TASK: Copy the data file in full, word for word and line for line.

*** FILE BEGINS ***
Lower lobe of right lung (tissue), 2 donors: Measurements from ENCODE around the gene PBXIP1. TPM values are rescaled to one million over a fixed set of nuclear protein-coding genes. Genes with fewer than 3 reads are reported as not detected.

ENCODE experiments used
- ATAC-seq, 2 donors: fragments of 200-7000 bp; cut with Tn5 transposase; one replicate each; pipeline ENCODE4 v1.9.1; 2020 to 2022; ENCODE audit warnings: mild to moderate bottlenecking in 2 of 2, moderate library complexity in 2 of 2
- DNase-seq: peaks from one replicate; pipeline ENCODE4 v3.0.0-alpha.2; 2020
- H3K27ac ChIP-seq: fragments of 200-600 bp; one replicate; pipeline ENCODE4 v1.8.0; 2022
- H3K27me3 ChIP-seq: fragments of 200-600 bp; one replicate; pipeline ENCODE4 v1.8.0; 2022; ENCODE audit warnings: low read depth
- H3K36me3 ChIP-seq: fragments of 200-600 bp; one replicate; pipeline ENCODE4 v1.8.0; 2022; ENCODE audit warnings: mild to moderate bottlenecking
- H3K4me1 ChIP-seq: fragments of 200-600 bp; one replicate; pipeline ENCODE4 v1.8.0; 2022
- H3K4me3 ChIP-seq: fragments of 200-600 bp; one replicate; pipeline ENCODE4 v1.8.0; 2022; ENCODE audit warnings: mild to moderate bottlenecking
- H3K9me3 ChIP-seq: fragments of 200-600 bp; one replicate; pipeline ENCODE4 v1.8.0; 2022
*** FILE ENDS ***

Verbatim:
Lower lobe of right lung (tissue), 2 donors: Measurements from ENCODE around the gene PBXIP1. TPM values are rescaled to one million over a fixed set of nuclear protein-coding genes. Genes with fewer than 3 reads are reported as not detected.

ENCODE experiments used
- ATAC-seq, 2 donors: fragments of 200-7000 bp; cut with Tn5 transposase; one replicate each; pipeline ENCODE4 v1.9.1; 2020 to 2022; ENCODE audit warnings: mild to moderate bottlenecking in 2 of 2, moderate library complexity in 2 of 2
- DNase-seq: peaks from one replicate; pipeline ENCODE4 v3.0.0-alpha.2; 2020
- H3K27ac ChIP-seq: fragments of 200-600 bp; one replicate; pipeline ENCODE4 v1.8.0; 2022
- H3K27me3 ChIP-seq: fragments of 200-600 bp; one replicate; pipeline ENCODE4 v1.8.0; 2022; ENCODE audit warnings: low read depth
- H3K36me3 ChIP-seq: fragments of 200-600 bp; one replicate; pipeline ENCODE4 v1.8.0; 2022; ENCODE audit warnings: mild to moderate bottlenecking
- H3K4me1 ChIP-seq: fragments of 200-600 bp; one replicate; pipeline ENCODE4 v1.8.0; 2022
- H3K4me3 ChIP-seq: fragments of 200-600 bp; one replicate; pipeline ENCODE4 v1.8.0; 2022; ENCODE audit warnings: mild to moderate bottlenecking
- H3K9me3 ChIP-seq: fragments of 200-600 bp; one replicate; pipeline ENCODE4 v1.8.0; 2022